Over the next century the wineries of Napa were devastated by floods, fires, phylloxera, and Prohibition. By the 1930s there were only a couple of operations left, making sacramental wine for Catholic churches; local farmers had turned to growing other crops like prunes. “Everyone was a prune picker in those days, even school kids,” Sheppard says.

The renaissance didn’t arrive until the late 1960s, when Robert Mondavi opened  the first new winery to be built in the valley since before Prohibition. Bucking tradition, the prescient winemaker started marketing his vintages to people who didn’t normally drink wine, thereby creating a whole new audience for Napa’s precious nectar. “Together with the Judgment of Paris, that changed everything,” Sheppard says. In 1985, the valley attracted some half a million visitors; last year that number was five million, making Napa California’s second most popular tourist destination (after Disneyland). The number of wineries, meanwhile, has soared from a couple of dozen to more than 400.

On a busy summer or autumn weekend it can sometimes feel like there are five million cars moving up and down Highway 29 through the middle of the valley. But during my midweek visit in early spring, the roads are refreshingly empty, the local bars and restaurants mostly filled with locals. One of the first things I notice—other than the endless views of vineyards set against forested mountains—is how strikingly different the valley’s towns have become.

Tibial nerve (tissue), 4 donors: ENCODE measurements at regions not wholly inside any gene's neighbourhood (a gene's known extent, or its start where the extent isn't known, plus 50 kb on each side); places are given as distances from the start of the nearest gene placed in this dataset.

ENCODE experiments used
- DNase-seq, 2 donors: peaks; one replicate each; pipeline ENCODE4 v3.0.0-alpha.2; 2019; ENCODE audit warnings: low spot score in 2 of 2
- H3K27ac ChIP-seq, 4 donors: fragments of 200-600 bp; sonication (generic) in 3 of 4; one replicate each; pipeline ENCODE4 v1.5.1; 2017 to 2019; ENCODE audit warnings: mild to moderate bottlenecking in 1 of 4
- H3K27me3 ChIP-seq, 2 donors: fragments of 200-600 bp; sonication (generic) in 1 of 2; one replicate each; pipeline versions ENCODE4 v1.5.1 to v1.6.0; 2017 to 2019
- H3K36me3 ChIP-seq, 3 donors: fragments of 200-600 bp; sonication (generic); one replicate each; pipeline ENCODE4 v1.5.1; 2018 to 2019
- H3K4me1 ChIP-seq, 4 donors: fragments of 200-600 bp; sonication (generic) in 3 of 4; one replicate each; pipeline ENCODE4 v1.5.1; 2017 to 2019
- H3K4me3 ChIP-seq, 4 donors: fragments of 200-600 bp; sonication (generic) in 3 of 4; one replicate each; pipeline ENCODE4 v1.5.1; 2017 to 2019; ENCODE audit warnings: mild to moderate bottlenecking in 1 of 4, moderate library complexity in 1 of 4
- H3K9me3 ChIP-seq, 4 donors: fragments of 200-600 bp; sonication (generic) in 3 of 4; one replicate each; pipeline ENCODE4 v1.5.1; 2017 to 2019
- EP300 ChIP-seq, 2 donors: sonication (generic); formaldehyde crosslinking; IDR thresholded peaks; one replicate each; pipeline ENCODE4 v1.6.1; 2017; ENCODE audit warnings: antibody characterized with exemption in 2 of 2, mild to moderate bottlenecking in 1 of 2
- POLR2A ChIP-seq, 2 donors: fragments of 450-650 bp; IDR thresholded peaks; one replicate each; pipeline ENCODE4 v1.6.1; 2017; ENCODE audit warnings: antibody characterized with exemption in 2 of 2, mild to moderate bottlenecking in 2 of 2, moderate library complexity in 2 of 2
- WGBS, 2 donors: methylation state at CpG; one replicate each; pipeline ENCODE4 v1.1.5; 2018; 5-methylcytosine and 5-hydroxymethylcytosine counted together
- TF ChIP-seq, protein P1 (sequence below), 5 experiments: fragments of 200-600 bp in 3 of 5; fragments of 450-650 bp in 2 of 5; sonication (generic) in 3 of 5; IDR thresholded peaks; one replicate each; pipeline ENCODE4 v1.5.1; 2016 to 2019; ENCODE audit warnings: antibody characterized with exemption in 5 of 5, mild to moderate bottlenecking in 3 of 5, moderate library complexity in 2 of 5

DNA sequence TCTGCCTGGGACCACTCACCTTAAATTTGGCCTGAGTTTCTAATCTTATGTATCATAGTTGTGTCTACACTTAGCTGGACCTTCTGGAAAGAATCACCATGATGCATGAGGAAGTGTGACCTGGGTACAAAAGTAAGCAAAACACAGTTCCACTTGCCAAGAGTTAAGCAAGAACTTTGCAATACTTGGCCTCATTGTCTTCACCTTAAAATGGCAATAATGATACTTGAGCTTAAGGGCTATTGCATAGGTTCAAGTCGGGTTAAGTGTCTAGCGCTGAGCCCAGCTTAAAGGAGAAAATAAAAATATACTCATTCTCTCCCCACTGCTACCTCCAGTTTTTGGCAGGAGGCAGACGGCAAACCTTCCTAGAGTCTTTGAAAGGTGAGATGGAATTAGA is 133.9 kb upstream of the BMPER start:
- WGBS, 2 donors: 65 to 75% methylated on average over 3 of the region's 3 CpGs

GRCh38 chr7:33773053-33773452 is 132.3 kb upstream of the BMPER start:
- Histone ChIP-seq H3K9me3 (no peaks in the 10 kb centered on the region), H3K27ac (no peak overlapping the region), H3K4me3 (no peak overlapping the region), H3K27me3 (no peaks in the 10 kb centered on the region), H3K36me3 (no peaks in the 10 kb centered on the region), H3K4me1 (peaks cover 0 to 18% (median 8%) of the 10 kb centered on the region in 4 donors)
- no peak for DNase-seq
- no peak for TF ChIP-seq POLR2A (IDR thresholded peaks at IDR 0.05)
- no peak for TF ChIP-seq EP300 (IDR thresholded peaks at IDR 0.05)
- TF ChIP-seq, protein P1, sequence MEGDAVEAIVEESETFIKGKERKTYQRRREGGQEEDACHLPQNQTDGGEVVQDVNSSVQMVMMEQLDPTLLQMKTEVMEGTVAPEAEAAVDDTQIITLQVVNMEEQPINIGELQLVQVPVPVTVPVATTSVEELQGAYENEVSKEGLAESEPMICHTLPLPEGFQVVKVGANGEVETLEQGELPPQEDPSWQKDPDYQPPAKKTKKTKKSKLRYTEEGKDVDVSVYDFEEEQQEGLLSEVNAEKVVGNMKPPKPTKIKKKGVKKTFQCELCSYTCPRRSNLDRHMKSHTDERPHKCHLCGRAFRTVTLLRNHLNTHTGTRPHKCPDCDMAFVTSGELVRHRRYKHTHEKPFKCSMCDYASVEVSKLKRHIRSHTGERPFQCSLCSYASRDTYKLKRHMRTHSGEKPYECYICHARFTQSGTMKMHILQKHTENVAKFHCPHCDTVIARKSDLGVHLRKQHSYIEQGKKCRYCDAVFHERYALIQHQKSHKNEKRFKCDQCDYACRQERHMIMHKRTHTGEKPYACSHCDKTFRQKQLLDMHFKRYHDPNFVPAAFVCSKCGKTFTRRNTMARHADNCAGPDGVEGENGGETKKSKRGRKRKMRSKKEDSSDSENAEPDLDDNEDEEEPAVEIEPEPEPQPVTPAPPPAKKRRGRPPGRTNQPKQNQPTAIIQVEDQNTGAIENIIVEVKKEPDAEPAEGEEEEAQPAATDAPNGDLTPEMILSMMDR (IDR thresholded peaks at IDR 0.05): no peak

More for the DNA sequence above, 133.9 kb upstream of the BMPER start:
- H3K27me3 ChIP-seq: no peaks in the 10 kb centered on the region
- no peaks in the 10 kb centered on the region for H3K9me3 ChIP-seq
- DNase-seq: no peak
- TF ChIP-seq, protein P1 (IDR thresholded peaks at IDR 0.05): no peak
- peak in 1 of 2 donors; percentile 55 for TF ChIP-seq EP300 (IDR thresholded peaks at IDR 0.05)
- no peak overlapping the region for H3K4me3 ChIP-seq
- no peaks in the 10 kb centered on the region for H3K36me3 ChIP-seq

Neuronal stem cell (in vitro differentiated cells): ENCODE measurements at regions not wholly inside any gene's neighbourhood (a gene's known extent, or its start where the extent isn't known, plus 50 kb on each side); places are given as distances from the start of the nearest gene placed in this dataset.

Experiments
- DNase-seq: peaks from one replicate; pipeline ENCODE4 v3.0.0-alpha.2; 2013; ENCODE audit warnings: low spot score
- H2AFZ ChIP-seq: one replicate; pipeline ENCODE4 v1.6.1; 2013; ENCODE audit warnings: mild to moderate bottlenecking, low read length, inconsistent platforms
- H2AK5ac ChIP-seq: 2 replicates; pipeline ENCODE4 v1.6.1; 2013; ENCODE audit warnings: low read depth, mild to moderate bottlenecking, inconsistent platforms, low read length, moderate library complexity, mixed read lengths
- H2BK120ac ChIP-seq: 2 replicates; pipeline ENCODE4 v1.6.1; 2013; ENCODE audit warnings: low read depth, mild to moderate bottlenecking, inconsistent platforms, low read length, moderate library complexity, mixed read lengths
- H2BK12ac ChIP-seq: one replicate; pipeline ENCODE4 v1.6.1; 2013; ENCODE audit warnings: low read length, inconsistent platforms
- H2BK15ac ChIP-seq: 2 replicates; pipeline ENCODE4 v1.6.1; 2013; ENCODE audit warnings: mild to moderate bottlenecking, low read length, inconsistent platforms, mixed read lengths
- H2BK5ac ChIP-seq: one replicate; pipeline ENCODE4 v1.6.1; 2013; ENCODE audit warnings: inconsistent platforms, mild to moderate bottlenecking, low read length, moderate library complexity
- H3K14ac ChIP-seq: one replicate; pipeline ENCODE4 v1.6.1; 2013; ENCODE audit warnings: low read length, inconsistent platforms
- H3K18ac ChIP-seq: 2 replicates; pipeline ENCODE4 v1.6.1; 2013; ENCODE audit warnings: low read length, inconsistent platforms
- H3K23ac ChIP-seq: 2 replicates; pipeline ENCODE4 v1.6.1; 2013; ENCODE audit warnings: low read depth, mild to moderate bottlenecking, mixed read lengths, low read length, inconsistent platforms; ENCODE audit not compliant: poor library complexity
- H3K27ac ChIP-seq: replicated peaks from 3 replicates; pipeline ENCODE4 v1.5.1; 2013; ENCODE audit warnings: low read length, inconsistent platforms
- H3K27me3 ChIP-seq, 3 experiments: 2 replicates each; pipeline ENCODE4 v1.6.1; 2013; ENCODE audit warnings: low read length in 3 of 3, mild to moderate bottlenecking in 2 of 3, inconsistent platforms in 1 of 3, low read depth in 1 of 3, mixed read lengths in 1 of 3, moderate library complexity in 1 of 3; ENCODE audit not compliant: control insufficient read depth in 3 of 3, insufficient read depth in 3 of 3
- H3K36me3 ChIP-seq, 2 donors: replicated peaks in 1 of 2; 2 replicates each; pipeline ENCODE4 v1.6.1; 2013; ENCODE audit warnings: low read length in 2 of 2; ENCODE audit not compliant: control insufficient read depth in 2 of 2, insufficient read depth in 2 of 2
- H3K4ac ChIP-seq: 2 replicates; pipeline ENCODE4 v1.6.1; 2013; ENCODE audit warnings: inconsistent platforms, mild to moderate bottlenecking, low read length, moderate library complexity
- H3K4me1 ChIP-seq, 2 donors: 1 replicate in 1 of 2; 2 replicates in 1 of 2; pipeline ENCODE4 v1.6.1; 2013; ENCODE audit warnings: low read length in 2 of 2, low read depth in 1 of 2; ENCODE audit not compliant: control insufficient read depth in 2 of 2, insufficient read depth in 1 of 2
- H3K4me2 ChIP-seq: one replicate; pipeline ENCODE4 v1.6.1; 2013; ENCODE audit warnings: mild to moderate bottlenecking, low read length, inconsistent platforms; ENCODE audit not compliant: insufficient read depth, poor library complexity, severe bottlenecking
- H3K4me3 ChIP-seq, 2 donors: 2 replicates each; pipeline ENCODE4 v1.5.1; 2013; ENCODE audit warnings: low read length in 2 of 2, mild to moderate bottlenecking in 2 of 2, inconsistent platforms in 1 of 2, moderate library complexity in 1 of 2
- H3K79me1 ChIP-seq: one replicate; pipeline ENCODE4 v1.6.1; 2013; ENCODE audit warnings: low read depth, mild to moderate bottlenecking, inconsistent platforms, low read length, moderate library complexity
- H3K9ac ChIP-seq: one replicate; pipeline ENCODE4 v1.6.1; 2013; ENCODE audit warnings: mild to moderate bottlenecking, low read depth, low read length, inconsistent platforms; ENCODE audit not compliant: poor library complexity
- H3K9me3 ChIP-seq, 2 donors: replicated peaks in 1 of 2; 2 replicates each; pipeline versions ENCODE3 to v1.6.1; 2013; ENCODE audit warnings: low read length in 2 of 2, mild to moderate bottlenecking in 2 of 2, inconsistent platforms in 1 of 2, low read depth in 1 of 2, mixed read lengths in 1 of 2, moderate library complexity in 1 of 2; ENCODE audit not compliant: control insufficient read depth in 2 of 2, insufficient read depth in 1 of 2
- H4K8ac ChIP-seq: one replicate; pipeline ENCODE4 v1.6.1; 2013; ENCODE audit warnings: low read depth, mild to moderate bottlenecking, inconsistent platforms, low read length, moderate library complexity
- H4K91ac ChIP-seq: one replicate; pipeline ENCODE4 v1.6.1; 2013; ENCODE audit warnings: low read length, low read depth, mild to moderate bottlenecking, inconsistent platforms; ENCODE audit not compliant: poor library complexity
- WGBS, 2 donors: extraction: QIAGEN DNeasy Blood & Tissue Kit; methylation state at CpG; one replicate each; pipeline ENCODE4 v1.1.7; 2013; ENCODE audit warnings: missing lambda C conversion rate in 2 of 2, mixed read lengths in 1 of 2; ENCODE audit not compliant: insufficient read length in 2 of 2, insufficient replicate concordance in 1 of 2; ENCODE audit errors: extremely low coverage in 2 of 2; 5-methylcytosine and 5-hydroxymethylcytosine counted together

With its adorable, historic architecture, St. Helena is the prototypical wine-country village. Calistoga is like stepping back into the Wild West, a rough-edge town where people still ride horses up and down the main road. Yountville is an elegant mid-valley oasis, home to chic boutiques and restaurants such as the legendary French Laundry and former Food Network chef Michael Chiarello’s Bottega, Napa’s top Italian eatery. It’s so clean you could practically eat off the sidewalks. Napa City, at the southern end of the valley, was depressed and largely ignored a decade ago, but has since emerged as the hip new spot to hang out. No place better epitomizes the town’s revival than The Thomas restaurant, which took over an abandoned riverside building last year and now serves nuanced dishes such as grilled heritage pork chops with a pear-saffron glaze and Tuscan kale, artichoke chips with green garlic aioli sauce, and wild mushroom mousse with a homemade whiskey jelly and sourdough bread.